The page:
Author: Peter Cantelon, Executive Director
The old, oft-repeated phrase “membership has its privileges” rears up from time to time in different places and in different ways but what does it really mean?
Incorporated non-profits like Jubilee Fund are membership-driven organizations. Structurally our members are the ultimate authority, as is the case with any member-driven body.
Members use that authority to elect Directors and Directors use their member-derived authority to manage the corporation. They do this sometimes by acting as a working board volunteering to enact the operational requirements of the organization alongside other volunteers.
Often directors will hire an Executive Director or CEO to act on their behalf operationally, empowered to hire additional staff who report to the Executive Director while the Executive Director or CEO reports directly to the board while they take on more of a governing board rule focused on vision and strategy.
Why am I telling you all of this? To emphasize the point that non-profits like Jubilee Fund are ultimately in the hands of its membership. While staff, volunteers and board members are critical to success it is the members of a non-profit who steer the ship.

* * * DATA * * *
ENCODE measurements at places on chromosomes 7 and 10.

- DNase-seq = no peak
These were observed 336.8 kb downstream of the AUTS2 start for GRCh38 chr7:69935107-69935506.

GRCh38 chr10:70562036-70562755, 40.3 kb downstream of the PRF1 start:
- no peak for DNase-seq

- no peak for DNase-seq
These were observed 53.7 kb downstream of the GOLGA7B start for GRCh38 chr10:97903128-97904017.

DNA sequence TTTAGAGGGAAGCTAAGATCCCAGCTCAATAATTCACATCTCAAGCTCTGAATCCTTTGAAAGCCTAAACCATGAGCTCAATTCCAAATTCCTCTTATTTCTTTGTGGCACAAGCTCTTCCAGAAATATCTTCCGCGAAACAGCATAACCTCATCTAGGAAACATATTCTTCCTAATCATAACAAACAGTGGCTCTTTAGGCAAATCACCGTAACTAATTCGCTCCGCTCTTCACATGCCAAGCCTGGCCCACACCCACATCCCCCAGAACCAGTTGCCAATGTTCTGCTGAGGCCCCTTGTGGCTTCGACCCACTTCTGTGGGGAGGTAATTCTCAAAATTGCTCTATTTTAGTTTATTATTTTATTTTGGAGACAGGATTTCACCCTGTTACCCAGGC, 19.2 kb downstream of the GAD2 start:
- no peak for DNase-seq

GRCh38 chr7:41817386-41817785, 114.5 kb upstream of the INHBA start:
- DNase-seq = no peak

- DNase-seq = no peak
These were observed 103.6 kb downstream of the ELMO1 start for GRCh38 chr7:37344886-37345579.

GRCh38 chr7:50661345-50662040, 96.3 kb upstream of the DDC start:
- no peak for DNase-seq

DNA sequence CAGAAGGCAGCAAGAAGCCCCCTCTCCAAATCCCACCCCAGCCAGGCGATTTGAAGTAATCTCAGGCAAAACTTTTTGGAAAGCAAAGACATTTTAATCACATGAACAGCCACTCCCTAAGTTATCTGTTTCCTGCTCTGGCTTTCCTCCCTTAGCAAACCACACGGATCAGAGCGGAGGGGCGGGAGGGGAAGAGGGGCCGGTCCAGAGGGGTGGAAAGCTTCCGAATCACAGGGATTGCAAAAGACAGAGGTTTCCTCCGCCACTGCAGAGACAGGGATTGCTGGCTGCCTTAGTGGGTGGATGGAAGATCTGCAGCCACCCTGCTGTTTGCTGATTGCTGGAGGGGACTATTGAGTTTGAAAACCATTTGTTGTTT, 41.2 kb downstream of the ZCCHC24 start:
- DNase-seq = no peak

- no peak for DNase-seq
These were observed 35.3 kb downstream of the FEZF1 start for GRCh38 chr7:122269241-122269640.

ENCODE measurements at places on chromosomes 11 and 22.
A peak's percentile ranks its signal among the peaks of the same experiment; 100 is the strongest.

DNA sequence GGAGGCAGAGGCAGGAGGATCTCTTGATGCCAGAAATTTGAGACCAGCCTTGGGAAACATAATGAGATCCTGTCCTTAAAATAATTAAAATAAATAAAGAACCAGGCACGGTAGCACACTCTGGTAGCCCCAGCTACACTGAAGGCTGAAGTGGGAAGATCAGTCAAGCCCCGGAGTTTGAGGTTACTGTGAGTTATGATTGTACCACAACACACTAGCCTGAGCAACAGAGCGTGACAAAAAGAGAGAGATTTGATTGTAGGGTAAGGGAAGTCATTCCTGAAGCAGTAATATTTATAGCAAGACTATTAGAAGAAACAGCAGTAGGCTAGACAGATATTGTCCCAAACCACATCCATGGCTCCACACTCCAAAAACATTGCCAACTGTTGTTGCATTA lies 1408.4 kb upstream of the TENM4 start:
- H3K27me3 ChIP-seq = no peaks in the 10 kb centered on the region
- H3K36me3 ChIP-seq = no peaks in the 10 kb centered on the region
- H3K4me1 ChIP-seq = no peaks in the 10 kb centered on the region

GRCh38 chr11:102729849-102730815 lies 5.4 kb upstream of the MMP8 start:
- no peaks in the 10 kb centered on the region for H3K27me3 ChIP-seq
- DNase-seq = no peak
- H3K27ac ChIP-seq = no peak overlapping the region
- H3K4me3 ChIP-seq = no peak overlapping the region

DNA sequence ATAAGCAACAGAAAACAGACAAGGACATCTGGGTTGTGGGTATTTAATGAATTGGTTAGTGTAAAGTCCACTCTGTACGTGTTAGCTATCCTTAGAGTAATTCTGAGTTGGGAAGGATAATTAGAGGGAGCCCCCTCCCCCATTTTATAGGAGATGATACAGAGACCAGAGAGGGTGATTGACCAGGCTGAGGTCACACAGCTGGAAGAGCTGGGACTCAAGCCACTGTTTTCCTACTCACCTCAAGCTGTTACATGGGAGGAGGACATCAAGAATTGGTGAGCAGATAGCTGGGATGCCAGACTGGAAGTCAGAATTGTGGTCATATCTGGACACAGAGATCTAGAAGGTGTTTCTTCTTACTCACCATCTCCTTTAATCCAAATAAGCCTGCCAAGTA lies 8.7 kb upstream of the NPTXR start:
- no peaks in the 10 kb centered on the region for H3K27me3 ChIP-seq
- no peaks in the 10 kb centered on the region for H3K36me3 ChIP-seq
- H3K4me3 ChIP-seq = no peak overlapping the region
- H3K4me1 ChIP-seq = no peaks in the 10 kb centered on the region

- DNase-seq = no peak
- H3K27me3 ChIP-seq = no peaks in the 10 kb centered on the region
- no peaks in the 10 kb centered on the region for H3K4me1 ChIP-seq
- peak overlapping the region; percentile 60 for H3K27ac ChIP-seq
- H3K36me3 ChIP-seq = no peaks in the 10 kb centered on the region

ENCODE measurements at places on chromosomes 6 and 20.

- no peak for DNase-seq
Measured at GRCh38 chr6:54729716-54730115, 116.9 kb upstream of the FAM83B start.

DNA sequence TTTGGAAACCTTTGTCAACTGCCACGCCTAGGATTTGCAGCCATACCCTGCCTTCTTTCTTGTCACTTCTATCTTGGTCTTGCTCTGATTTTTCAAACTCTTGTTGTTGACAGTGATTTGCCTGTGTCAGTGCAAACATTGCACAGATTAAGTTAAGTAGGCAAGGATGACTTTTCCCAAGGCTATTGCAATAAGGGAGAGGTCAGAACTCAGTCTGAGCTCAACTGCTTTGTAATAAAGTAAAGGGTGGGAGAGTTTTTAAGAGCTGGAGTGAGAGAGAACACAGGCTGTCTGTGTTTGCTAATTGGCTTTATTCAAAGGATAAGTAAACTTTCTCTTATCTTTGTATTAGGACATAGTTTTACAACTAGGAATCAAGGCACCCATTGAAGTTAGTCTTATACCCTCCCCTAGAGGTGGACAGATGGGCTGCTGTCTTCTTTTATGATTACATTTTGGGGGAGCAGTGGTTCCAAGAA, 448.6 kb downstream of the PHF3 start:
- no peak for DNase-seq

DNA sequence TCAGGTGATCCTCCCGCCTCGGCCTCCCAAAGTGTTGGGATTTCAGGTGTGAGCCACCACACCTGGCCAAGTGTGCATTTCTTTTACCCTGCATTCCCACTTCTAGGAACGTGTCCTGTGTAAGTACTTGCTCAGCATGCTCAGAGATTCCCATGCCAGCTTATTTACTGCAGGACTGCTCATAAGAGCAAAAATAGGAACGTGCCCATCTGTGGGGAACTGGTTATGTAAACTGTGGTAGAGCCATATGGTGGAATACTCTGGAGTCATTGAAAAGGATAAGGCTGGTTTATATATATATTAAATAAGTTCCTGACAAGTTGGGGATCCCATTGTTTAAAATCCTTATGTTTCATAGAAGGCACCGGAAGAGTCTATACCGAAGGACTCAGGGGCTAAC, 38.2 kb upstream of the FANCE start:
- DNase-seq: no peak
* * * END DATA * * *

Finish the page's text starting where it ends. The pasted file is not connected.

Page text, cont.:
This is the value and privilege of membership – the opportunity to contribute to the direction of a worthwhile vision like alleviating poverty for example. Members exercise that privilege most directly through active participation in an AGM by attending and voting.
Members can also contribute through stepping up as a Director or other volunteer position as well.
A key sign of a healthy non-profit is a healthy membership. A membership that is communicated to and feels heard. A membership that does not fear getting involved and even offering constructive criticism at times.
An unhealthy non-profit acts to control membership levels, sometimes keeping levels low and ensuring the member’s voice is stifled or lost and drowned out by staff and directors.
When this happens the organization folds in on itself and seeks vision and direction from those that are supposed to serve the vision of the membership. It gets things backwards and this often results in conflict, high turnover rates amongst board and staff and a confused approach to mission as it is pulled in multiple directions.
Ultimately a non-profit like Jubilee Fund serves best when it roots itself in the member’s vision and executes that vision on their behalf. When this happens the non-profit thrives, members see a difference being made, and, most importantly, the impact on the community is greatest.